Exchanges

A list of the exchanges on which Sterling Commodities provides its services.

NYMEX

The New York Mercantile Exchange, Inc. is the world's largest physical commodity futures exchange and the preeminent trading forum for energy and precious metals.

The Exchange has stood for market integrity and price transparency throughout its 132-year history. Transactions executed on the Exchange avoid the risk of counterparty default because the Exchange clearinghouse acts as the counterparty to every trade. Trading is conducted through two divisions, the NYMEX Division, home to the energy, platinum, and palladium markets; and the COMEX Division, on which all other metals trade.

The Exchange pioneered the development of energy futures and options contracts 26 years ago as a means of bringing price transparency and risk management to this vital market.

ICE Futures U.S.

ICE Futures U.S. (ICE U.S.) provides the world’s premiere futures and options markets for several internationally traded agricultural commodities: cocoa, coffee, cotton, frozen concentrated orange juice (FCOJ) and sugar. For well over a century, representatives of these primary commodity industries have joined traders and investors in the markets to engage in price discovery, price risk transfer and price dissemination for these products. New York’s original futures exchange also provides futures and options markets for currency cross rates, as well as for the Russell Equity Indexes, NYSE Commodity Index®, Reuters Jefferies CRB Index, and the US Dollar Index® (USDX®), along with new markets for Ethanol and Pulp.

CME

The Chicago Butter and Egg Board was founded in 1898 and evolved into the Chicago Mercantile Exchange (now CME) in 1919. Initially, its members traded futures contracts on agricultural commodities via open outcry. This system of trading — which is still in use today — essentially involves hundreds of auctions going on at the same time.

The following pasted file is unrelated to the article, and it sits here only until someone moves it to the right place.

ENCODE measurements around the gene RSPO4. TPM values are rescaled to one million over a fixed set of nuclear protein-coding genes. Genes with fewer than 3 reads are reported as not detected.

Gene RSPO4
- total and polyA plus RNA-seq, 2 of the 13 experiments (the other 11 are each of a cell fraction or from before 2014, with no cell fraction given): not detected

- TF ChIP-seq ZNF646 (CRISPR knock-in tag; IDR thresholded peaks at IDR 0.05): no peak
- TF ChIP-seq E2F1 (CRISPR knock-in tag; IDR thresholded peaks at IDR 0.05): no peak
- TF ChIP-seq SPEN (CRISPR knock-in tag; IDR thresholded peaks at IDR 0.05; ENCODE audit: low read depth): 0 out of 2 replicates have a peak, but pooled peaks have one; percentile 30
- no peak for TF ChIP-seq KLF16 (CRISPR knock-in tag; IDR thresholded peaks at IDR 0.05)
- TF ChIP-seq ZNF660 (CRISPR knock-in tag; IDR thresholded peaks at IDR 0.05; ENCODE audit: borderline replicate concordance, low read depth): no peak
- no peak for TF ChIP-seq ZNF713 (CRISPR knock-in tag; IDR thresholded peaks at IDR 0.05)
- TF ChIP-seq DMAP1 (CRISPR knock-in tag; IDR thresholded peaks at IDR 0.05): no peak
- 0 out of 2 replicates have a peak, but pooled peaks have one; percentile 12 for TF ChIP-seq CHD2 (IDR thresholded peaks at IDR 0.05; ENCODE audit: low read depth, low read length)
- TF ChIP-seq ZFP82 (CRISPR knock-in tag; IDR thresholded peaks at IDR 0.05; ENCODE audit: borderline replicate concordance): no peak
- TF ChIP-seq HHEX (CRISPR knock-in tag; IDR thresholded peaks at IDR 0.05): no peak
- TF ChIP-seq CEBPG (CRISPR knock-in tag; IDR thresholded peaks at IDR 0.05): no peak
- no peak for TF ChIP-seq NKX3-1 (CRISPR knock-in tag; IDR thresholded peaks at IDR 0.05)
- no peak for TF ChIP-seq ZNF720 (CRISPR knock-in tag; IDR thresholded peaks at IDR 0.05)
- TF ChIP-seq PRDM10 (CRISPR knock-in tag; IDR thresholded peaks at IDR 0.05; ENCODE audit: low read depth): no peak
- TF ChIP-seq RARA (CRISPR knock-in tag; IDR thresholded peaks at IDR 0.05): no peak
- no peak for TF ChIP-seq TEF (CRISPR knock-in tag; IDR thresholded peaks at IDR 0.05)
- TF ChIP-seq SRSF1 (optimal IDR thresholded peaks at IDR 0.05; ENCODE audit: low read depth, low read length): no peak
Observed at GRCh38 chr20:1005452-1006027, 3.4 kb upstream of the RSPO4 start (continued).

In open outcry trading, traders stand in a trading pit and call out prices and quantities that indicate their willingness to buy or sell. They use hand signals to convey the same information since it can be difficult to hear if everyone is shouting at once. Open outcry is an efficient means of "price discovery," allowing buyers and sellers to arrive at the best prices given the supply and demand for a given futures or options on futures contract. Its speed and efficiency have been further enhanced by the introduction of a variety of trading floor technologies.

The CME open outcry platform and trading floor systems are linked to the CME® Globex® electronic trading platform, which allows market participants to buy and sell whether they're sitting at trading booths on our Chicago trading floors, working at offices or homes thousands of miles away, or making trades during and after regular trading hours. At CME, some traders prefer face-to-face interaction on the CME trading floors while an increasing number prefer to trade electronically.

CBOT

The Chicago Board of Trade (CBOT® ), established in 1848, is a leading futures and futures-options exchange. More than 3,600 CBOT member/stockholders trade 50 different futures and options products at the CBOT by open auction and electronically. Volume at the Exchange in 2005 surpassed 674 million contracts, the highest yearly total recorded in its history.

In its early history, the CBOT traded only agricultural commodities such as corn, wheat, oats and soybeans. Futures contracts at the Exchange evolved over the years to include non-storable agricultural commodities and non-agricultural products. In October 2005, the CBOT marked the 30th anniversary of the the Exchange's first financial futures contract, based on Government National Mortgage Association mortgage-backed certificates. Since that introduction, futures trading has been initiated in many financial instruments, including U.S. Treasury bonds and notes, 30-Day Federal Funds, stock indexes, and swaps, to name but a few. Another market innovation, options on futures, was introduced in 1982. The CBOT added a new category to its diverse product mix in 2001 with the launch of 100 percent electronic Gold and Silver futures contracts. CBOT South American Soybean futures and Ethanol futures, the Exchange’s newest products, were introduced in 2005 in response to shifting trends in the global agricultural economy.

ICE Futures Europe

Ice Futures Europe (ICE Europe) is London based, regulated futures exchange for global energy. ICE Europe's transparent and efficient market structure, coupled with its secure, electronic trading platform, allows ICE Europe to provide market participants with direct access to energy futures, options, and thousands of OTC commodity products for oil and refined products, natural gas, power and emissions. Participants have access to a range of futures and options contracts to manage risk around the clock, in a transparent and liquid marketplace.

 

 

 

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